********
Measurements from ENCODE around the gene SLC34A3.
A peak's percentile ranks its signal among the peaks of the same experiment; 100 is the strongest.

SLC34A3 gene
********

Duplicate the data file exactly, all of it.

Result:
Measurements from ENCODE around the gene SLC34A3.
A peak's percentile ranks its signal among the peaks of the same experiment; 100 is the strongest.

SLC34A3 gene